Girls get higher grades because they are less trouble in class, a new study has found.
University of Georgia and Columbia University researchers found girls’ classroom behavior influences how their teachers—consciously or unconsciously—assess their performance
Christopher Cornwell, David Mustard, and Jessica Van Parys combed through the results of reading, math, and science standardized tests from nearly 6,000 elementary students and compared those to the students’ classroom progress.
Although girls outscored boys in reading, the data revealed “gender disparities in teacher grades start early and uniformly favor girls. In every subject area, boys are represented in grade distributions below where their test scores would predict.”
Reason: Better Attitudes
The reason for this apparent bias, the researchers say, is girls’ strength in noncognitive skills.
“You can think of ‘approaches to learning’ as a rough measure of what a child’s attitude toward school is. It includes six items that rate the child’s attentiveness, task persistence, eagerness to learn, learning independence, flexibility, and organization,” Cornwell said in a press statement. “Anybody who’s a parent of boys and girls can tell you that girls are more of all of that.”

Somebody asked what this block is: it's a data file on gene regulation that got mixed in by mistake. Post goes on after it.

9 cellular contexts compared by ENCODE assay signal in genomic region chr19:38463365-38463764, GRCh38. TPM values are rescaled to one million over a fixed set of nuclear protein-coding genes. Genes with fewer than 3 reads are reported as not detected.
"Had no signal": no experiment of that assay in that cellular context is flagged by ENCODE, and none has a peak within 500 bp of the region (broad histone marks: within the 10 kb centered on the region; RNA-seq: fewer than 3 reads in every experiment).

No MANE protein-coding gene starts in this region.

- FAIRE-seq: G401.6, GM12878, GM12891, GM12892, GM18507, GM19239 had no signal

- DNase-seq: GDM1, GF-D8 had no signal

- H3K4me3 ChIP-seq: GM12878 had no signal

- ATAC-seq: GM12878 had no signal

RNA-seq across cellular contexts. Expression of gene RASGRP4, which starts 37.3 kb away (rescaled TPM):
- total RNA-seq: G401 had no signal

Case for Education Diversity
Sabrina Schaeffer, executive director of the Washington, DC-based Independent Women’s Forum and mother of two daughters and one son, says the researchers make a compelling case for education diversity.
“We know that girls and boys play differently, learn differently, and have a range of strengths, aptitudes, and interests,” Schaeffer said. “Still we continue to encourage a one-size-fits-all public school system that works to educate all children in exactly the same way. This research shows that girls are clearly more suited for the traditional classroom setting, while boys would likely benefit from an alternative structure.”
Given the high percentage of women who are elementary school teachers, as the study notes, those who teach young men may need to reevaluate their assumptions about boys and girls. Parents of young boys may want to delay formal schooling for a more relaxed online model or send their child to a same-sex school, Schaeffer said.
“Non-cognitive Skills and the Gender Disparities in Test Scores and Teacher Assessments: Evidence from Primary School,” by Christopher M. Cornwell, David B. Mustard, and Jessica Van Parys, February 2012: http://www.terry.uga.edu/~cornwl/research/cmvp.genderdiffs.pdf.
“The Boys at the Back,” Christina Hoff Sommers, New York Times: http://opinionator.blogs.nytimes.com/2013/02/02/the-boys-at-the-back/?ref=opinion.
Image by Judy Baxter.